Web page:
Saudi Arabia to lead $300bn regional funding drive says S&P

Saudi Arabia accounts for half of the likely debt requirement of regional sovereign borrowers over the next three years, according to S&P. (Supplied)
Updated 08 November 2018
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Saudi Arabia to lead $300bn regional funding drive says S&P

  • GCC states have $300bn requirement
  • Bahrain and Qatar expected to rely on debt to plug deficits

LONDON: Gulf states will need to raise as much as $300 billion in funding over the next three years with the lion’s share going to Saudi Arabia, according to a new report.
High oil prices mean that the funding needs of Gulf borrowers are accumulating at a slower pace, S&P Global Ratings said in a report.
Still, GCC government net debt positions have significantly deteriorated since 2015 and now account for a much bigger proportion of fiscal revenue, the ratings agency said.
Saudi Arabia’s deficit alone accounts for about half of the Gulf states’ expected $300 billion financing needs — but as a proportion of overall GDP it is broadly in line with Abu Dhabi and Oman.
Rising interest rates and tighter financing conditions may present a challenge to some regional boomers according to S&P.
“Changes in domestic and international liquidity conditions could present challenges for sovereign issuance and tilt the financing balance toward assets from debt, or increase debt-servicing costs, as is particularly the case in Bahrain (where interest payments account for 23 percent of government revenue),” said S&P.
“We note that global liquidity is becoming scarcer and more expensive, while regional banking sector liquidity remains adequate.”
The rising cost of debt may mean that some regional governments will increasingly focus on asset sales.
Perceived regional geopoitical risk, most notably surrounding tensiions between Iran and Saudi Arabia along with its Gulf allies as well as the standoff between Qatar and some of its neighbors, could make some international investors wary of the region and demand a higher risk premium.
S&P expects debt issuance to account for some 70 percent of the $300 billion financing requirement of the Gulf states.
The ratings agency estimates that gross debt in the region has increased from an average of 14 percent of GDP at the end of 2014 to an estimated 38 percent of GDP by the end of 2018.
Bahrain and Qatar are expected to finance the vast majority of their deficits through debt, while Dubai and Abu Dhabi are likely to rely more on their assets.
S&P expects Bahrain’s net debt to have nearly tripled between 2015 and 2021 while Oman would slip into a net debt position in 2019.
Saudi Arabia’s net assets are forecast to have nearly halved to 65 percent of GDP by 2021.


Former Nissan chairman Ghosn appears in Tokyo court

Updated 23 May 2019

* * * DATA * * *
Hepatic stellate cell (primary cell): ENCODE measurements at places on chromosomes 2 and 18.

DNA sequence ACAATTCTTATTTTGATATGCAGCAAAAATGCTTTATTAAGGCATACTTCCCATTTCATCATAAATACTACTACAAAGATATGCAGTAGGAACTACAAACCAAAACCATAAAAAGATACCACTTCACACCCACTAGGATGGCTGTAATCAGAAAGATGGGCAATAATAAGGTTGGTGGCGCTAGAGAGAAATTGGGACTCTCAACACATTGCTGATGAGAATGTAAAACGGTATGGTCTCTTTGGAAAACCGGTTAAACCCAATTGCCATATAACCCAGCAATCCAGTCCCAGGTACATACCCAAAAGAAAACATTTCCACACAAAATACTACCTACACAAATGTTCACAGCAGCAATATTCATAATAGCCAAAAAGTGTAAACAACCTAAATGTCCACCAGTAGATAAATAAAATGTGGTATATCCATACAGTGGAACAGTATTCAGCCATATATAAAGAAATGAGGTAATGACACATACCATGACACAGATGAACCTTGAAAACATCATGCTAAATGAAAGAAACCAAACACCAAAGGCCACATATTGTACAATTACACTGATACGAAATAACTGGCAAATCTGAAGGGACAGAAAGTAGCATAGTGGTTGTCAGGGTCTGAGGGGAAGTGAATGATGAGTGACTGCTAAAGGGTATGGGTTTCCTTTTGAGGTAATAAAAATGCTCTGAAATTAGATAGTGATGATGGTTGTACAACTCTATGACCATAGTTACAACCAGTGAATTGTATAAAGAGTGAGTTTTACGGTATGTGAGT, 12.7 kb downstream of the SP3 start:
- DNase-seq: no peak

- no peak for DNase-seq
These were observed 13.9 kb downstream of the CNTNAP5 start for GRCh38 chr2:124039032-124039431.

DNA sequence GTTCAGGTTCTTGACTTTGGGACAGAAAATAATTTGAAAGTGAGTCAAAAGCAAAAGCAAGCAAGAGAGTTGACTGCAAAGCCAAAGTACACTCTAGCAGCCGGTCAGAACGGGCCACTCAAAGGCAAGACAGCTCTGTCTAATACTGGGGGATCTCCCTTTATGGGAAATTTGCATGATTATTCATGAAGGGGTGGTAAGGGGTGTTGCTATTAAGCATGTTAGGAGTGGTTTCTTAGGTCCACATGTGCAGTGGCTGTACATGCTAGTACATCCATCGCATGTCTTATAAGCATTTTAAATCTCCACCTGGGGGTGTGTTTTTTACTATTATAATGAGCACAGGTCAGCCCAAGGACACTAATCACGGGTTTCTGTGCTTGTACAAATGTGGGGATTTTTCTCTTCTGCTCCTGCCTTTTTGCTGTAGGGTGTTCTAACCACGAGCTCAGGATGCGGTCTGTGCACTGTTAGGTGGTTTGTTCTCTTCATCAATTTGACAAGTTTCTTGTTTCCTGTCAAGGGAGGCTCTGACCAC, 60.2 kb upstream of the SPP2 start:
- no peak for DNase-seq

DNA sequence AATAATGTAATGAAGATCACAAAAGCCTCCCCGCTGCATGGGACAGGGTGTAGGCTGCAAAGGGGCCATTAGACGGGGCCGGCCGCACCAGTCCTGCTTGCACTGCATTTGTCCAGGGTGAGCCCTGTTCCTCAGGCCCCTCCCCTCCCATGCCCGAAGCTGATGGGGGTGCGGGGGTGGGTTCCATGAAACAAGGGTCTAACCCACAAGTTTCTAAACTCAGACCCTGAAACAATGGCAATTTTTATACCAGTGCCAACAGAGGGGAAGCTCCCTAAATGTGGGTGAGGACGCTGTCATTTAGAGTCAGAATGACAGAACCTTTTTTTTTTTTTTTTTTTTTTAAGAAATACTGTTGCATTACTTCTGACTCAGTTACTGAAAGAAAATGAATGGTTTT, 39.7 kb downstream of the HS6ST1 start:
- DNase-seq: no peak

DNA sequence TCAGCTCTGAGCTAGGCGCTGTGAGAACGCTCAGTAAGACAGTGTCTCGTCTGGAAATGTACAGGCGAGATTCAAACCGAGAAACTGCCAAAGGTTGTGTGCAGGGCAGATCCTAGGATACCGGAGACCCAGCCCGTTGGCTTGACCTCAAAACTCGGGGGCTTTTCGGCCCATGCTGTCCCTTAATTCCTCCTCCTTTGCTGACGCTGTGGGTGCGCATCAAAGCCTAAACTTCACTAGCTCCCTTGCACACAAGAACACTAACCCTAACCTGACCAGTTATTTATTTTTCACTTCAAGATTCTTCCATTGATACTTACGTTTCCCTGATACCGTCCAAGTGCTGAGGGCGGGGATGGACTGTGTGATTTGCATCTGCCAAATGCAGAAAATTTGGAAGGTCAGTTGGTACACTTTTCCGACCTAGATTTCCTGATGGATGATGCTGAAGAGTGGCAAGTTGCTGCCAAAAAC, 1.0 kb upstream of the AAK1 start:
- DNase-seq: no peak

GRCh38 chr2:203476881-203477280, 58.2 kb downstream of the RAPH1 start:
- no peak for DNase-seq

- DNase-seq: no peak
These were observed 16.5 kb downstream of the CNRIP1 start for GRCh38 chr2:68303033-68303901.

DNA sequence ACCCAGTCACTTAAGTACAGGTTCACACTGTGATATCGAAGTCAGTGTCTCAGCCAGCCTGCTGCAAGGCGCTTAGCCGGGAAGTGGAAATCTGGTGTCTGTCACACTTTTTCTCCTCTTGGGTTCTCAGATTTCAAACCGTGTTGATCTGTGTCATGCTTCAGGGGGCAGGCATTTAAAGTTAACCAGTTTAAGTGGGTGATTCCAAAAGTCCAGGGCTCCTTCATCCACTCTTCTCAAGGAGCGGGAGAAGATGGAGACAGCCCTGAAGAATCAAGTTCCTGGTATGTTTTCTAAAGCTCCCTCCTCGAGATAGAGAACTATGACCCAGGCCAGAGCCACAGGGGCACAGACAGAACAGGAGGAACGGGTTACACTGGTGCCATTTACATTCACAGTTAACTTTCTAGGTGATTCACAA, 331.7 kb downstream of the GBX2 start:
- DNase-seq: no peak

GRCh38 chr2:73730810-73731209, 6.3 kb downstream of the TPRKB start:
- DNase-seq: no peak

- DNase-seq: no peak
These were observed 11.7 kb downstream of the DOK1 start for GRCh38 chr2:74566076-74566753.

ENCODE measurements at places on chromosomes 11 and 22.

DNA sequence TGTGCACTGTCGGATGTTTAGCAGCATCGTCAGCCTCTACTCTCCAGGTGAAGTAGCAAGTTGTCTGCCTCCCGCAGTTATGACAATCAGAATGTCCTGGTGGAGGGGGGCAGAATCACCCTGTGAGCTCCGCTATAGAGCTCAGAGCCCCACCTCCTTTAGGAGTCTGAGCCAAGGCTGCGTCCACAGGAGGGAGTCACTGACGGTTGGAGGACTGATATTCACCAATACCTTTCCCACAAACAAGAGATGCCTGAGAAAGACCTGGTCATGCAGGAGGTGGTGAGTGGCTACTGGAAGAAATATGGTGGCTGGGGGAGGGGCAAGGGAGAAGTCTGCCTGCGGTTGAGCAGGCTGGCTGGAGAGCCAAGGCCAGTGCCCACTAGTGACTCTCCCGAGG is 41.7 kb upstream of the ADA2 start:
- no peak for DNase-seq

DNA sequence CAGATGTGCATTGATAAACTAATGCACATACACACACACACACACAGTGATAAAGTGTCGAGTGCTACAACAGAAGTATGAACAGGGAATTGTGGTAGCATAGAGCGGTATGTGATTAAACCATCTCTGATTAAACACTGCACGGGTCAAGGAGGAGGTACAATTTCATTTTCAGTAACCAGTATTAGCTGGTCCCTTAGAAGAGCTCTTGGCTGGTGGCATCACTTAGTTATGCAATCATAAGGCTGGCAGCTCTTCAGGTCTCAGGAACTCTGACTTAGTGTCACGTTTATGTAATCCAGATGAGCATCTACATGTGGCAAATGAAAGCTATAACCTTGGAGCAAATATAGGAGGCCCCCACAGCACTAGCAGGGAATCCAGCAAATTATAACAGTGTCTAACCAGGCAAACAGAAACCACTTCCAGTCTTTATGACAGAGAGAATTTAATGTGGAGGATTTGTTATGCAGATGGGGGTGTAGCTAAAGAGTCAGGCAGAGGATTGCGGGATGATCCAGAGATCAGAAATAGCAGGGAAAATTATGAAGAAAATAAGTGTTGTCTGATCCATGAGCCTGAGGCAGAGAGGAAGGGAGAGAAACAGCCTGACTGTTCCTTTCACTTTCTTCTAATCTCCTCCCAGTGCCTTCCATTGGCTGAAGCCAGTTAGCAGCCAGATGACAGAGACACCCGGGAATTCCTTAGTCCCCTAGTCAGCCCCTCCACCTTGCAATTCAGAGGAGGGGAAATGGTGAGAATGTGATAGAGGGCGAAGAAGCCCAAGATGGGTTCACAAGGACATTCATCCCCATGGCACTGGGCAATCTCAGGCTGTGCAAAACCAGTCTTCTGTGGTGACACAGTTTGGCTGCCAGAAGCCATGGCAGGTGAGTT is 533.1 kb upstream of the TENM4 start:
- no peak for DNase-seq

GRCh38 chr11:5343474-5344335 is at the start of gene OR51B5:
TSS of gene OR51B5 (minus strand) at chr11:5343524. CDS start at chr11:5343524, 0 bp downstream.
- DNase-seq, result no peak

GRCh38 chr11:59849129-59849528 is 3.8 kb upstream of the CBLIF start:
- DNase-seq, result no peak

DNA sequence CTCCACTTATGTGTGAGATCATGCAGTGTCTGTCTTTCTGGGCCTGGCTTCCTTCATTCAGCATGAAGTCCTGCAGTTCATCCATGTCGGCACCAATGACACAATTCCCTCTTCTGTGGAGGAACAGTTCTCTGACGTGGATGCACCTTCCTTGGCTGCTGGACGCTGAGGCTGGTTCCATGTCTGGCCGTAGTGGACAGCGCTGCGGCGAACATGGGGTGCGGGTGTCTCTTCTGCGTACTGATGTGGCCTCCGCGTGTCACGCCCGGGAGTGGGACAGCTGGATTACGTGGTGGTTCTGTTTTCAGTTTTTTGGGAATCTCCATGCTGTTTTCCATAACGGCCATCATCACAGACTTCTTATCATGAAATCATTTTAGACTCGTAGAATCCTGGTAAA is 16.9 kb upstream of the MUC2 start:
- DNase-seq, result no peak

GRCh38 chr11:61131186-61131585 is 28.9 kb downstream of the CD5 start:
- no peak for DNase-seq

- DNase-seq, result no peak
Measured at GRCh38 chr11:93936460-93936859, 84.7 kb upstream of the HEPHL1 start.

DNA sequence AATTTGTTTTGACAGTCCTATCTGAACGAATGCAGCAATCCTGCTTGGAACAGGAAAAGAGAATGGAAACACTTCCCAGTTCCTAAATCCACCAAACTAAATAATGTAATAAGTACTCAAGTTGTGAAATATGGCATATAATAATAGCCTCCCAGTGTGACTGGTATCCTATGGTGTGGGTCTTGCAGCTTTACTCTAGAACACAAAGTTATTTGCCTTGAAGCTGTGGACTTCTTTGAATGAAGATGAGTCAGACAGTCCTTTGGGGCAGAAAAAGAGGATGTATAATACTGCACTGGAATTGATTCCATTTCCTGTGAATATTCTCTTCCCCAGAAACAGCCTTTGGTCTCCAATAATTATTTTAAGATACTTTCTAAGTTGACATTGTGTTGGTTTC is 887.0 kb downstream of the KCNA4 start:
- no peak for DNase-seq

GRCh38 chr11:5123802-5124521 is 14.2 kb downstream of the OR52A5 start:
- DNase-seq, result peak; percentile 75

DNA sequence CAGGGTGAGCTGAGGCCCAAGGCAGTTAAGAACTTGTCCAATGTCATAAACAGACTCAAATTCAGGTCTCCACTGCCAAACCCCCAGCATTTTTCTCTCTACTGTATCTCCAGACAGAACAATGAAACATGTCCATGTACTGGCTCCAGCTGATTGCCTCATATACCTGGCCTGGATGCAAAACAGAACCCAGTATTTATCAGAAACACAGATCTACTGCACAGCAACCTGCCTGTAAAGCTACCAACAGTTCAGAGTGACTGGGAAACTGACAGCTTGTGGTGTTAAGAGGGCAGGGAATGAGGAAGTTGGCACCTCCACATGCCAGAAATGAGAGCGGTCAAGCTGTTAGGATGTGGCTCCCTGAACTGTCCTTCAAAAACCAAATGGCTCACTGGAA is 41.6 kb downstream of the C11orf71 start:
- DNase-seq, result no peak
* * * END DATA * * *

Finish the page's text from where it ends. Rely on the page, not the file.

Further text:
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Former Nissan chairman Ghosn appears in Tokyo court

  • It is the first of a series of hearings to iron out logistics for Carlos Ghosn’s actual trial
  • Nissan’s former chairman has hired a strong legal team as he fights to clear his name

TOKYO: Nissan’s former chairman, Carlos Ghosn, appeared in a Japanese courtroom Thursday for a hearing ahead of his trial on accusations of financial misconduct.
It was the first of a series of hearings to iron out logistics for Ghosn’s actual trial. The trial date has not been set, and experts say it could be months away.
Ghosn, who led the Japanese automaker for two decades, was arrested in November and charged with underreporting his income and breach of trust. He was released on bail in March, rearrested in April on fresh accusations and then released again on bail on April 25.
Ghosn insists he is innocent and says he was targeted in a “conspiracy” by others at Nissan Motor Co.
Nissan, which is allied with Renault of France, has seen profits nose-dive amid the fallout from Ghosn’s arrest.
Ghosn has hired a strong legal team as he fights to clear his name. One of his top lawyers, Junichiro Hironaka, was seen walking into the courtroom Thursday with Ghosn.
One of the conditions of Ghosn’s release on bail is that he is forbidden to contact his wife. Prosecutors say that’s to prevent evidence tampering.
Ghosn’s lawyers challenged that restriction, saying it is a violation of human rights, but the Supreme Court rejected their appeal Tuesday.
The lawyers can appeal again to have the restriction removed.
In a briefing Thursday, Deputy Chief Prosecutor Shin Kukimoto welcomed the Supreme Court’s decision.
“For married people to be together is important, but I feel there was enough reason for the Supreme Court to support us in this restriction,” he said.
Kukimoto declined comment on the hearing, which was closed to reporters and the public.
Kukimoto also said the maximum penalty upon conviction of all 15 counts of the charges Ghosn is facing is 15 years in prison and a fine of ¥150 million ($1.4 million).